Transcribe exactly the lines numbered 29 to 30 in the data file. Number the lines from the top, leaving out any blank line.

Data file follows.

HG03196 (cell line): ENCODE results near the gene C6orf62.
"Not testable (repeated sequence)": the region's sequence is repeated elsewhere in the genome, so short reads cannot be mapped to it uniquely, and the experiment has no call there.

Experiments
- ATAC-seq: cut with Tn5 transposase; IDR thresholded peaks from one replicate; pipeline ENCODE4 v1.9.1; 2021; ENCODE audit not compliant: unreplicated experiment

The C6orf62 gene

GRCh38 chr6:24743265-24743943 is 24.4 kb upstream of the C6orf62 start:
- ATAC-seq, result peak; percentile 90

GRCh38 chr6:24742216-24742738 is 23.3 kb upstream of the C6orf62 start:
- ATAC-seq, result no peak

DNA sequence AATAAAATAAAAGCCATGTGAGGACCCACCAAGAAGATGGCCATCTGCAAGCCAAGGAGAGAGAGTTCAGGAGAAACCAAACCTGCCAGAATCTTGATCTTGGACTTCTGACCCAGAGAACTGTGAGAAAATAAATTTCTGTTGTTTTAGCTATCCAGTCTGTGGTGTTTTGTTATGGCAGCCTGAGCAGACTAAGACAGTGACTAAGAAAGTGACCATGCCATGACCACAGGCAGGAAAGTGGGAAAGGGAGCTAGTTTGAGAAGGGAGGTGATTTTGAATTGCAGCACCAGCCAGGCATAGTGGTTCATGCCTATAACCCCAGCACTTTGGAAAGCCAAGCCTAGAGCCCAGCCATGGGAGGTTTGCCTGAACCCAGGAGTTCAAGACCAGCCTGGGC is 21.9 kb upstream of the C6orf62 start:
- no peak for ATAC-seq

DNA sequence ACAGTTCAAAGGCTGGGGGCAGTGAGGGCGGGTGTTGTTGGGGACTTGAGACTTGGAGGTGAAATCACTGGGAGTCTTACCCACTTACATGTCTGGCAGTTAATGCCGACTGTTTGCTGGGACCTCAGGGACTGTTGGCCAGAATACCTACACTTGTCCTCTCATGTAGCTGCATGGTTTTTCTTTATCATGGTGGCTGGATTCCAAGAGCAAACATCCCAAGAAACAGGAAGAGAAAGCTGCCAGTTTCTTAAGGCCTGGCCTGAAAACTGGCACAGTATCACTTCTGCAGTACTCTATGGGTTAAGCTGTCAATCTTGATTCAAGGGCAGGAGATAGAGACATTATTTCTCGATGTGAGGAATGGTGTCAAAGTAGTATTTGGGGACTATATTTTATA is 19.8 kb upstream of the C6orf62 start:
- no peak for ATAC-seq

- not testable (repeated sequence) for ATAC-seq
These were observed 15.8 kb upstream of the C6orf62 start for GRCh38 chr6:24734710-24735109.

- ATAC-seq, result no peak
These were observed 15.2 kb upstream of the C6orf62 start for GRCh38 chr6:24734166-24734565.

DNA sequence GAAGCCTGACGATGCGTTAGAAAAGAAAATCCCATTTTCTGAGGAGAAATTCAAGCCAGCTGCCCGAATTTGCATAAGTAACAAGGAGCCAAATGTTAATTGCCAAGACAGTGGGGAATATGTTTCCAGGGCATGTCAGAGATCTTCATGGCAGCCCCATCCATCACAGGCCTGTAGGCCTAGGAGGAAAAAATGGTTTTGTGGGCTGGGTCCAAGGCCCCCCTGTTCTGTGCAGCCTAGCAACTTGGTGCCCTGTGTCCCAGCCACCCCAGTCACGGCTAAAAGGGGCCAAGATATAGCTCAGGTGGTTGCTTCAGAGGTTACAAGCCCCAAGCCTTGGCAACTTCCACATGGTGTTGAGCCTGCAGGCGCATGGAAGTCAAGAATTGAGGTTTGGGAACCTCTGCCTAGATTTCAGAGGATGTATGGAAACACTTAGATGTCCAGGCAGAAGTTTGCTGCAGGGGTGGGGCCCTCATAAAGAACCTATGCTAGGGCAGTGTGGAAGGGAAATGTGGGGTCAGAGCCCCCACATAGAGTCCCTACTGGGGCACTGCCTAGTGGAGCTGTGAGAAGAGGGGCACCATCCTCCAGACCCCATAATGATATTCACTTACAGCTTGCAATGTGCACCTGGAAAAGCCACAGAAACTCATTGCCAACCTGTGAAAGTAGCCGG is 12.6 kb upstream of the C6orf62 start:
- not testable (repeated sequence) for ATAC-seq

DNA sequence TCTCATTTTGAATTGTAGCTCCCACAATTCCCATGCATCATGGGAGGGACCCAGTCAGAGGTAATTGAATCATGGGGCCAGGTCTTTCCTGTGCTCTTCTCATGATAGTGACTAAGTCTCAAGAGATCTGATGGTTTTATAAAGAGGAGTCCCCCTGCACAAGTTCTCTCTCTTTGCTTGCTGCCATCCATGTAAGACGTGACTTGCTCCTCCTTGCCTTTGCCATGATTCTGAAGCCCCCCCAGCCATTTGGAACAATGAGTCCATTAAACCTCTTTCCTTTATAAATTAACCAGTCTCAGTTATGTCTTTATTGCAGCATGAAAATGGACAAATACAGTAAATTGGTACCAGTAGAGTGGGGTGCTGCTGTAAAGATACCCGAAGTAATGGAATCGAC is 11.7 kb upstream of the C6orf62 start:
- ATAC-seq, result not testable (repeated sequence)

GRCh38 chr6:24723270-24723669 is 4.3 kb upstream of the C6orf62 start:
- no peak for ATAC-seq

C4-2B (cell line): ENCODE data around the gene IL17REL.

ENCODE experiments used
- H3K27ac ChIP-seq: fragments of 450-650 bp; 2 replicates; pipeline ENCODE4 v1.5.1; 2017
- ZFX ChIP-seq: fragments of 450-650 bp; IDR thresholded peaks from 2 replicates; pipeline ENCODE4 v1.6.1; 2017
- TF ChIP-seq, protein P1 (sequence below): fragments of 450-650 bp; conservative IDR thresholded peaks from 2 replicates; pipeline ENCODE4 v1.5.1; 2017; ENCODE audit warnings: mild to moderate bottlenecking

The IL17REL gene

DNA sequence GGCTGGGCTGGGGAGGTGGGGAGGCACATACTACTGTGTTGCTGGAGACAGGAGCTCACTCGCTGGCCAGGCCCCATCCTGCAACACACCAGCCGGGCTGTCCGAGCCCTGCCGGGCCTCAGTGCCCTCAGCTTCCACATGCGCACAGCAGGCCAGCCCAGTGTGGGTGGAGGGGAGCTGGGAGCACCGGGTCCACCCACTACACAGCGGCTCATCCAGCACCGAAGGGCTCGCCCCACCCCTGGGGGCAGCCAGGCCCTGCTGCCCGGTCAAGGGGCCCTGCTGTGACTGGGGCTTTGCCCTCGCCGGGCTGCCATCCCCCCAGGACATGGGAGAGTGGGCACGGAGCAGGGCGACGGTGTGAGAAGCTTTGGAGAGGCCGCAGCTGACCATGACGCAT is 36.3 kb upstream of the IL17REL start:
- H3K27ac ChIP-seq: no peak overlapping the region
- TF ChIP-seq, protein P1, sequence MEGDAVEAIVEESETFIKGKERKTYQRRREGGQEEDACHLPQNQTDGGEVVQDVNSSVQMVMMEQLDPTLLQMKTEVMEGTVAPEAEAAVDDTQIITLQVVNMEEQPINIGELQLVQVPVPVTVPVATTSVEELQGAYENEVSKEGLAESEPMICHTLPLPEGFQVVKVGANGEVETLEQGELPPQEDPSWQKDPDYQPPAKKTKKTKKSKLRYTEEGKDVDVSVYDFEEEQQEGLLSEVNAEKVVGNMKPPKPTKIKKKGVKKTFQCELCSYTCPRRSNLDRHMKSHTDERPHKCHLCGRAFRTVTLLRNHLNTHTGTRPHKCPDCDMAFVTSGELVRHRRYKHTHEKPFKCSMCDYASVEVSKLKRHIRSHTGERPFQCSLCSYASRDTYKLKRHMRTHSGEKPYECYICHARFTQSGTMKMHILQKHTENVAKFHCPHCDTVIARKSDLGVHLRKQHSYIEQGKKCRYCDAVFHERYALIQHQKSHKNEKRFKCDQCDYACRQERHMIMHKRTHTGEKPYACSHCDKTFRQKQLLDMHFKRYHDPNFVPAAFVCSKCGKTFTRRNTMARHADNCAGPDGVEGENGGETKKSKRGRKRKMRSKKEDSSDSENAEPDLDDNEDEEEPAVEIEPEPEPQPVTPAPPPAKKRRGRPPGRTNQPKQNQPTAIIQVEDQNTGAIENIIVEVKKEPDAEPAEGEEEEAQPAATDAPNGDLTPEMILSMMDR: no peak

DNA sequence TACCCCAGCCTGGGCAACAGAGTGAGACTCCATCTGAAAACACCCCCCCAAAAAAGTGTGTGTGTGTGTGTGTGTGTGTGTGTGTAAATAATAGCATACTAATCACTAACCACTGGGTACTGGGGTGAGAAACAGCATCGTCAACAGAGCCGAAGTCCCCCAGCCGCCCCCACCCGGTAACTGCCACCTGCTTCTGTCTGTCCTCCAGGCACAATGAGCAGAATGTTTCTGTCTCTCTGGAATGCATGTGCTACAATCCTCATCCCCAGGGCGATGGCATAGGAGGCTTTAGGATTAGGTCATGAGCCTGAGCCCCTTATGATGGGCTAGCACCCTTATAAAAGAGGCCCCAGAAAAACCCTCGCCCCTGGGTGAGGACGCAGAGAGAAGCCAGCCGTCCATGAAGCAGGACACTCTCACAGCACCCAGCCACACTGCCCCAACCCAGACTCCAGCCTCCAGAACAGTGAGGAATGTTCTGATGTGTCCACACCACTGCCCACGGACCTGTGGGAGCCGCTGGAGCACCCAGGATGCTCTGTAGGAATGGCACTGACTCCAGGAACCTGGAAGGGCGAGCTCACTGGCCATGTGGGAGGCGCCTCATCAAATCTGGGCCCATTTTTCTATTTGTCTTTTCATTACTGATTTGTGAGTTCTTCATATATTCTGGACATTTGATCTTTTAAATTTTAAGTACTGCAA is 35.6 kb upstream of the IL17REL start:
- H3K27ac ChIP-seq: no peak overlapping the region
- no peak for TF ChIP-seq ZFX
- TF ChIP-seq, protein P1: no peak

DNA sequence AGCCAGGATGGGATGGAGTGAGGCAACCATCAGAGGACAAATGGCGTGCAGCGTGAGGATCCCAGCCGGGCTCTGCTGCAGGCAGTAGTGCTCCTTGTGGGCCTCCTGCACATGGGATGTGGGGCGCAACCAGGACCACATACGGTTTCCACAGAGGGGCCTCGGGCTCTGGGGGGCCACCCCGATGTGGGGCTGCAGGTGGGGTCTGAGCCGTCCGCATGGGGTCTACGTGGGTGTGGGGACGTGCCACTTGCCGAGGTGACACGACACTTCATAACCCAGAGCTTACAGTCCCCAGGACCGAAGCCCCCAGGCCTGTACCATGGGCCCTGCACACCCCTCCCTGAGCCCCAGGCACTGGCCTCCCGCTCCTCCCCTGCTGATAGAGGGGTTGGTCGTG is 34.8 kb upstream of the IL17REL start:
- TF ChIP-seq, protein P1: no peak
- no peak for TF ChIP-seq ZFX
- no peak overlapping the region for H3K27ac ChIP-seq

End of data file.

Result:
The IL17REL gene

DNA sequence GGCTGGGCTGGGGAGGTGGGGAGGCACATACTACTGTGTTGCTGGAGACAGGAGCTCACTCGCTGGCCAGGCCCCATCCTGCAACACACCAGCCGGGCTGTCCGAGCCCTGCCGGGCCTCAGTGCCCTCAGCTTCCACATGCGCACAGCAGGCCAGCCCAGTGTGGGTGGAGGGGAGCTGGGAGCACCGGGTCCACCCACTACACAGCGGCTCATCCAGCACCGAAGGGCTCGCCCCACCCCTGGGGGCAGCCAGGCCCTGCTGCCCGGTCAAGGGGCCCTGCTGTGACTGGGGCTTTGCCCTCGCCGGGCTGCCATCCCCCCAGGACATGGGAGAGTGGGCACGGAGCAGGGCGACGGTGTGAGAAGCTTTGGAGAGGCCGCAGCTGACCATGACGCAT is 36.3 kb upstream of the IL17REL start: